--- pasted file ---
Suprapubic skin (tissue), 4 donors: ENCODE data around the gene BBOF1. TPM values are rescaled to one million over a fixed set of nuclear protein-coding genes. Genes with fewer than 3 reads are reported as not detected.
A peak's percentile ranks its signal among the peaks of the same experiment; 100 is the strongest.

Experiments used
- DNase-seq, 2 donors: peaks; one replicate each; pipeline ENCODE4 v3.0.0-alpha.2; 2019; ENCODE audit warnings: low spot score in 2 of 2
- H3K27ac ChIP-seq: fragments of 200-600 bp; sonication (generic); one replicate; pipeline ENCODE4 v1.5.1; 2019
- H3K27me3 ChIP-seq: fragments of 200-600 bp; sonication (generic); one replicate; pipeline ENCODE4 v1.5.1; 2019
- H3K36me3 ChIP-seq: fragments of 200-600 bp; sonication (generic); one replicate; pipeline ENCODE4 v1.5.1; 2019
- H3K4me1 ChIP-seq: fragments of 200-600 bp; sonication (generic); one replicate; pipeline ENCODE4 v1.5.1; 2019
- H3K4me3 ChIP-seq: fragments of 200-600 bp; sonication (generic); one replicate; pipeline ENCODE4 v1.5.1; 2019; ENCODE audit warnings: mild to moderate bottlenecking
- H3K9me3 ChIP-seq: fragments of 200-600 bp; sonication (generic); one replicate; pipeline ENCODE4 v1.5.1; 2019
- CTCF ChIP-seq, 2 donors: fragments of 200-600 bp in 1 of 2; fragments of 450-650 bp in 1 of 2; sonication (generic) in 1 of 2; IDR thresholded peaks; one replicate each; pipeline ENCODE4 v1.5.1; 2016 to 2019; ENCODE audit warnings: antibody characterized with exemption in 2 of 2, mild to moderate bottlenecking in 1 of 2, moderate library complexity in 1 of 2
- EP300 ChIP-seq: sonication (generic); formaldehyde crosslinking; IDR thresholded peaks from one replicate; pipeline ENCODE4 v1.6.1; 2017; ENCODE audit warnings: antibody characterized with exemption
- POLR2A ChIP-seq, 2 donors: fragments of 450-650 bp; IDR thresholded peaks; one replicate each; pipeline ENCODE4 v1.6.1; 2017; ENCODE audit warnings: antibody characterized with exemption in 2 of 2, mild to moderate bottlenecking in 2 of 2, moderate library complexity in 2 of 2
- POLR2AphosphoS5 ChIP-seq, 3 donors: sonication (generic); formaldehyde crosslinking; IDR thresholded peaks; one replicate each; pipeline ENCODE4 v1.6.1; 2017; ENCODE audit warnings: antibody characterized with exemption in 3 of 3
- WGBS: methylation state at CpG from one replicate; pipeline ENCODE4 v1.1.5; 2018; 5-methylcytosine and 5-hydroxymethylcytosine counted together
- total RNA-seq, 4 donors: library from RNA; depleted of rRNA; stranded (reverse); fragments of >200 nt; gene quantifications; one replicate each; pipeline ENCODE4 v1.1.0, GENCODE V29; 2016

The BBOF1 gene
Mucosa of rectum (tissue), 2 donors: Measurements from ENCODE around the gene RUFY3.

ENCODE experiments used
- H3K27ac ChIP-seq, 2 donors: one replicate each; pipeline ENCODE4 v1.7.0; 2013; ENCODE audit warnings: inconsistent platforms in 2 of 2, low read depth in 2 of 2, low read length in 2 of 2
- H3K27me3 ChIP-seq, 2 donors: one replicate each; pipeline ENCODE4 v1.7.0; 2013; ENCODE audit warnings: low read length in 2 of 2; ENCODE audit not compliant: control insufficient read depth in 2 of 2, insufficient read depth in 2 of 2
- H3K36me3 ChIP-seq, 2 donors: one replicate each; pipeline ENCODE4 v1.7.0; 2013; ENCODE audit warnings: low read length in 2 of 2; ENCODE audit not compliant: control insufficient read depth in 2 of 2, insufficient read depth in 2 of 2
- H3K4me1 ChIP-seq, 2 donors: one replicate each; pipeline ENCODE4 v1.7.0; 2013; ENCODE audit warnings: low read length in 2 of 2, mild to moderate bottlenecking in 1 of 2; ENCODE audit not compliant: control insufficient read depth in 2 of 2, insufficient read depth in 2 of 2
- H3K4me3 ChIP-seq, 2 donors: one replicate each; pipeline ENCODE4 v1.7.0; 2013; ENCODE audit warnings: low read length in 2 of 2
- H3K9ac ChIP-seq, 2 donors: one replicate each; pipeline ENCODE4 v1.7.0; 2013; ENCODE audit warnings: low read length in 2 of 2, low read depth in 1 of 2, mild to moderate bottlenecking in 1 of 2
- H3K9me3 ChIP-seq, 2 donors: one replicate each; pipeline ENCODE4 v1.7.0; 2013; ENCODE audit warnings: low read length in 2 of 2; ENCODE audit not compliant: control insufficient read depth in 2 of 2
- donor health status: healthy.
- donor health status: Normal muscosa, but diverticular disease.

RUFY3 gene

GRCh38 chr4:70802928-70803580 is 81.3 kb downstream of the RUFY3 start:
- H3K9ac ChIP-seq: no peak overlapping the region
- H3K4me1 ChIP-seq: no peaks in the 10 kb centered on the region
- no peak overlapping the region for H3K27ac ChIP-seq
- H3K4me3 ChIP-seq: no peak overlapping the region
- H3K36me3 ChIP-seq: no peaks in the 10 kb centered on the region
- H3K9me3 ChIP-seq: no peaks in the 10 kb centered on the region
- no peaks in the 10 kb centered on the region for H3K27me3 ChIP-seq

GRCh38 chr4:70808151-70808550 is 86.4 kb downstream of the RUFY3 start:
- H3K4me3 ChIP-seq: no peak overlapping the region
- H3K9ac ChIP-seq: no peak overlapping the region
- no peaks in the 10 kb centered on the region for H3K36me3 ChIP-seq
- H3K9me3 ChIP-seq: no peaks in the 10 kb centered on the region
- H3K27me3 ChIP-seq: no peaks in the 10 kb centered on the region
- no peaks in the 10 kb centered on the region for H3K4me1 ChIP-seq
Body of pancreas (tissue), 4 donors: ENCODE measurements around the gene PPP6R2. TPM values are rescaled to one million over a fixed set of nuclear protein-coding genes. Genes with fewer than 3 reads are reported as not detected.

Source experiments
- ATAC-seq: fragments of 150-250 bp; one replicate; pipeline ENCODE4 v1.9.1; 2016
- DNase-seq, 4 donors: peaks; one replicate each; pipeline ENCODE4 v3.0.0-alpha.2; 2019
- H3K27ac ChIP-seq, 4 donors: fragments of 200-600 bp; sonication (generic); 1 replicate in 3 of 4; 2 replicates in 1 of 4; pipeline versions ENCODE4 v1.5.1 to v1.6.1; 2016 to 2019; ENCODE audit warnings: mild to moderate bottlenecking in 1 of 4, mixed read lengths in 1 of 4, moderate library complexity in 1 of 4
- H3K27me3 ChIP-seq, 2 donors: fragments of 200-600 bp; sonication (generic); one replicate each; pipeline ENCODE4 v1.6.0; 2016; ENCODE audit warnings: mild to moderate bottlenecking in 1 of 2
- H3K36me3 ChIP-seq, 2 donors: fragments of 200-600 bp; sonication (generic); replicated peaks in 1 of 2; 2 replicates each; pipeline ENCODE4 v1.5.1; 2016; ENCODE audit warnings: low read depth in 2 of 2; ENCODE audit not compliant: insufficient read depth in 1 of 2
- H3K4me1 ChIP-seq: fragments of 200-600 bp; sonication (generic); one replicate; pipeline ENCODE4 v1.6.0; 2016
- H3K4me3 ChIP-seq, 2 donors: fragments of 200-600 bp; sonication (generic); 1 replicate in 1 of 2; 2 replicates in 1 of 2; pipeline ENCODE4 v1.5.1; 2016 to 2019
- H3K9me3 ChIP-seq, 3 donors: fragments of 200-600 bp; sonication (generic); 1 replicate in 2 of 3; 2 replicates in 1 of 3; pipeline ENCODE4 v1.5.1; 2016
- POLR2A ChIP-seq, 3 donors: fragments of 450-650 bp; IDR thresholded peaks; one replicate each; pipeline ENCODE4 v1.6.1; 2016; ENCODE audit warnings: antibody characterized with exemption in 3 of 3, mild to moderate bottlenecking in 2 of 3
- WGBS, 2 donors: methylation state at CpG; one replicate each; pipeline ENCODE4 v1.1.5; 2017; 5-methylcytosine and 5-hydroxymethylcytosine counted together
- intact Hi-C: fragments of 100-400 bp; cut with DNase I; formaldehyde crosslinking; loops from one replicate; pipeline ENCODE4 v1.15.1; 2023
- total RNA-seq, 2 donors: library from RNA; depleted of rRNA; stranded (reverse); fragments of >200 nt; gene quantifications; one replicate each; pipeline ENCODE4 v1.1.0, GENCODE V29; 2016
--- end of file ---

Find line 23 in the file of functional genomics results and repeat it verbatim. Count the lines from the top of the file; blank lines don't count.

- H3K4me1 ChIP-seq, 2 donors: one replicate each; pipeline ENCODE4 v1.7.0; 2013; ENCODE audit warnings: low read length in 2 of 2, mild to moderate bottlenecking in 1 of 2; ENCODE audit not compliant: control insufficient read depth in 2 of 2, insufficient read depth in 2 of 2